Cart Pioneer Rudy Speerschneider

Food Carts Portland

Note: This a new series from Food Carts Portland focusing on the people behind the carts. We’ll be doing profiles, interviews and even a Q & A or two in the next few months with people who have helped make Portland’s cart scene what it is today. If you have any ideas for future profiles, let us know!


Jr. Ambassadors, the quirky little ice-cream, sandwich and soup cart on N. Albina near Blandina St. is closed for now, but it’s far from forgotten. Owner Rudy Speerschneider might not have had the most foot traffic at his bright orange hut, but he certainly continues to have a big impact on the cart scene. If you read Food Carts Portland on a regular basis you probably see Rudy – his Cheshire Cat grin graces the top left of our website banner. You can also read Food Carts Portland’s original profile of JR Ambassadors from 2008, HERE


Rudy was one of the first Portland “cartrepeneurs” to branch out to North Portland, back in 2007. This was when his stretch of North Mississippi/Albina was less coffee houses and clothing boutiques, and more odd semi-industrial businesses and corner mini-marts. Rudy had a deal for his space, too – in exchange for free rent from his landlord next door Rudy kept the lot clean and chased off vandals and other riff-raff. “Yeah, the neighborhood was still a bit sketchy when I first moved in,” Rudy recently reminisced, “but it made sense for what I wanted to do which was create a whole world around that cart and serve surreal and innovative food.” This world is a place Rudy and a group of collaborators called Mostlandia.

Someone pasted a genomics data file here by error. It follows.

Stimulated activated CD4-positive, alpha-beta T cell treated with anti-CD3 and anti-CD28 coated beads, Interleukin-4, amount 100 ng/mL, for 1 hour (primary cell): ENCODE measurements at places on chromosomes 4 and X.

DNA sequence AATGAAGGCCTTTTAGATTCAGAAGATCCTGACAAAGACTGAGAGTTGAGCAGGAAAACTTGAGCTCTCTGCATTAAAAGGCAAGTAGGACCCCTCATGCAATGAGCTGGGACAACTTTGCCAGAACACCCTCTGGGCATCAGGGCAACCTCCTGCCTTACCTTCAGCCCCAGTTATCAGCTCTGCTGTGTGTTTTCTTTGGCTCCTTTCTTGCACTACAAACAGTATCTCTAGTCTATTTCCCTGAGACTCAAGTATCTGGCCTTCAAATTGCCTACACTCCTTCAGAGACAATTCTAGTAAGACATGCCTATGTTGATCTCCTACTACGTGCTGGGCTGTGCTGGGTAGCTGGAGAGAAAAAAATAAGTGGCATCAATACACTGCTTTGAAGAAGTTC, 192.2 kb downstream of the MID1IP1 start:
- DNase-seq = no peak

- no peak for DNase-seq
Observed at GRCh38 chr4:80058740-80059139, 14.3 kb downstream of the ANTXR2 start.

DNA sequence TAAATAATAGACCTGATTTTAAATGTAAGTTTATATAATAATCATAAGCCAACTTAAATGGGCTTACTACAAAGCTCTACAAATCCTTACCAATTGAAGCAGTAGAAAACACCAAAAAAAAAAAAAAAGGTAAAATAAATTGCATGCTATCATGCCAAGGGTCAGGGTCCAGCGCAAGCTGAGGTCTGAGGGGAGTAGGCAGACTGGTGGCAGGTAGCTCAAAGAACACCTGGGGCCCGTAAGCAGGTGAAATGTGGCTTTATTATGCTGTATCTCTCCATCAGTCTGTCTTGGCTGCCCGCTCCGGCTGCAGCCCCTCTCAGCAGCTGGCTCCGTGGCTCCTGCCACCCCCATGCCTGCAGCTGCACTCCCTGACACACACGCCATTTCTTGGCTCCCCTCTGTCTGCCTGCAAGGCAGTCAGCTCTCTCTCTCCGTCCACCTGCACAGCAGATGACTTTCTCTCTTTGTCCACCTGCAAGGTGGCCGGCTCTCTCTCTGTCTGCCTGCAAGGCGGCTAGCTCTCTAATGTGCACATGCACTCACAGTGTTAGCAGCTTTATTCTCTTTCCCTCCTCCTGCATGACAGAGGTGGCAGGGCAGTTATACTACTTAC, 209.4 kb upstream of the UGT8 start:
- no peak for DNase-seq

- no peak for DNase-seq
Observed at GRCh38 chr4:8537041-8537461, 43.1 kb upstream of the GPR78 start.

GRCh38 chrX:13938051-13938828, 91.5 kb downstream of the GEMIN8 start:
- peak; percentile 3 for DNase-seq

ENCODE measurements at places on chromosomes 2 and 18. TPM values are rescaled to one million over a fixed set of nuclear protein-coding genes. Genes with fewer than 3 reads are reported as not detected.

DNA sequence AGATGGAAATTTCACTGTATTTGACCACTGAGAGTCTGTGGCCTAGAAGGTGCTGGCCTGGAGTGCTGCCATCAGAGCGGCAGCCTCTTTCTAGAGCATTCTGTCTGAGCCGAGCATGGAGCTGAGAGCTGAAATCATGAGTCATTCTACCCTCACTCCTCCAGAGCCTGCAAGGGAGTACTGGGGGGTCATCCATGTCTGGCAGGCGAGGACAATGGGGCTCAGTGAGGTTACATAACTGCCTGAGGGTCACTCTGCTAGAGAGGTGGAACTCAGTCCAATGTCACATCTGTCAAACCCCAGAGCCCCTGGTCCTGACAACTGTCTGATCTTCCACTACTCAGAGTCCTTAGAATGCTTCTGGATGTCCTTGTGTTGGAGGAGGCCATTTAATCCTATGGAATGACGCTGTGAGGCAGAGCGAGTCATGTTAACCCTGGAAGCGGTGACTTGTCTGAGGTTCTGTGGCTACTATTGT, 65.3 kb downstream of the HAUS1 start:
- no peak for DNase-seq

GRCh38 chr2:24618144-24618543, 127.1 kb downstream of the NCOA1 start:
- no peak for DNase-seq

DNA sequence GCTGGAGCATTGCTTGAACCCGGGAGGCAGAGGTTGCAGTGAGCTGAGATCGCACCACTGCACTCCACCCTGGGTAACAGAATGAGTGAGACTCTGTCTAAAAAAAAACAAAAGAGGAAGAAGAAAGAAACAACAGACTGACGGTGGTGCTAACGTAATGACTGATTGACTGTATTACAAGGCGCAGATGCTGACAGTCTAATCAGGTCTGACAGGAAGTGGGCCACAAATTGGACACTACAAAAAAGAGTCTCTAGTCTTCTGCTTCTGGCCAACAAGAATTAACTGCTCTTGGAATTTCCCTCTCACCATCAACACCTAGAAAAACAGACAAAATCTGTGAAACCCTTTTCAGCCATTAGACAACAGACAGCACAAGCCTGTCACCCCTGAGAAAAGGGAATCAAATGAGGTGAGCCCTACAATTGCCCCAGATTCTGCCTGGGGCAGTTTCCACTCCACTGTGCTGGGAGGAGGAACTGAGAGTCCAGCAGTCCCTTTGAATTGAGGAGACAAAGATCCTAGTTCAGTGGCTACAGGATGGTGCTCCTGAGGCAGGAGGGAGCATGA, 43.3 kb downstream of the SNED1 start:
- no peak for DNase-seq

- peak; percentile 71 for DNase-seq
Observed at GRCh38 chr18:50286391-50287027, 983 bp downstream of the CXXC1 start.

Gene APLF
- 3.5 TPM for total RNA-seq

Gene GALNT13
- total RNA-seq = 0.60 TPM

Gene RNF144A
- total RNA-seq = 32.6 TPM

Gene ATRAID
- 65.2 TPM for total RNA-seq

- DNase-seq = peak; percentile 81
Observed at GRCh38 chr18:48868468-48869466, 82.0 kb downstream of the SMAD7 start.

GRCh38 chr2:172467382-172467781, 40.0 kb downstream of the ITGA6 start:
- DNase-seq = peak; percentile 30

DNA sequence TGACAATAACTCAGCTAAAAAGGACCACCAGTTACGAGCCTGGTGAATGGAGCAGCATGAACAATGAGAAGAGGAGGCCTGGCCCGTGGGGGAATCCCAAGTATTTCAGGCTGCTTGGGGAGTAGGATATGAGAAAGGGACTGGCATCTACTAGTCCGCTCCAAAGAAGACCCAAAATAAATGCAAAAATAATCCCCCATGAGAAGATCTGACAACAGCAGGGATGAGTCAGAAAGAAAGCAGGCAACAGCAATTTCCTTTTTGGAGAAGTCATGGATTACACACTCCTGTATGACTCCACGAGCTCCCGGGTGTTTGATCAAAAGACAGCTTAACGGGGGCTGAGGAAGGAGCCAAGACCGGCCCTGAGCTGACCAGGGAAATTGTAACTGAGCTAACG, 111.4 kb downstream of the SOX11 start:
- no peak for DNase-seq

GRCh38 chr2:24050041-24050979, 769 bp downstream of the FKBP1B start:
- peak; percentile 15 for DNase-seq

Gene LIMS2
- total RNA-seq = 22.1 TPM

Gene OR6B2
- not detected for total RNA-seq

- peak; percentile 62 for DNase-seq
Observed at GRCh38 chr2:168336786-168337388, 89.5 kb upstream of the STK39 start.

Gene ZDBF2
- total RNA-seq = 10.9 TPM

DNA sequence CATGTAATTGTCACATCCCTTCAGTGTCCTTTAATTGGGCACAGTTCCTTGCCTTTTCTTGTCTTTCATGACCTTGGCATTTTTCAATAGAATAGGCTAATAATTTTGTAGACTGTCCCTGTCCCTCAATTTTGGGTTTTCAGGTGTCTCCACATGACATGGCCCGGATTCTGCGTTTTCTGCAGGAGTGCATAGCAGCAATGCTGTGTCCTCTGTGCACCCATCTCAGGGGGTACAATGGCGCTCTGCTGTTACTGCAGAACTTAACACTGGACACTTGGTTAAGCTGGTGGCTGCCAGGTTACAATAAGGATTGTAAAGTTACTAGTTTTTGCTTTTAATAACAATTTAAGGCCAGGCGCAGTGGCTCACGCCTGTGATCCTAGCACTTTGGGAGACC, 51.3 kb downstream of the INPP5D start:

Mostlandia was a concept in the grande DADA, Surrealist, Fluxis and other art traditions. It is best described on the Mostlandia website M.O.S.T as being,

…a fantastic psycho-geographic location that exists between the locations of the four members of the M.O.S.T. The M.O.S.T. are physical portals to the realm of Mostlandia, but other intermittent and temporal portals to Mostlandia are known to exist. Unintentional entry to Mostlandia is often noticed by feelings of being completely unfamiliar with a very familiar street; a sudden fondness for the natural lighting of a particular location at a particular time; or a pleasant situation that occurs during the course of a normally routine task. Oftentimes, the existing portal expels the traveller almost immediately after they have entered Mostlandia, causing the traveller to have feelings of slight disorientation and general questions regarding the accepted concepts of “time” or “space”. Contrary to many statements by the media, Mostlandia is not a “utopia”, nor is it a “state of constant contentment”. Temporary Tourists and Received Citizens of Mostlandia do more frequently experience senses of wonderment, however.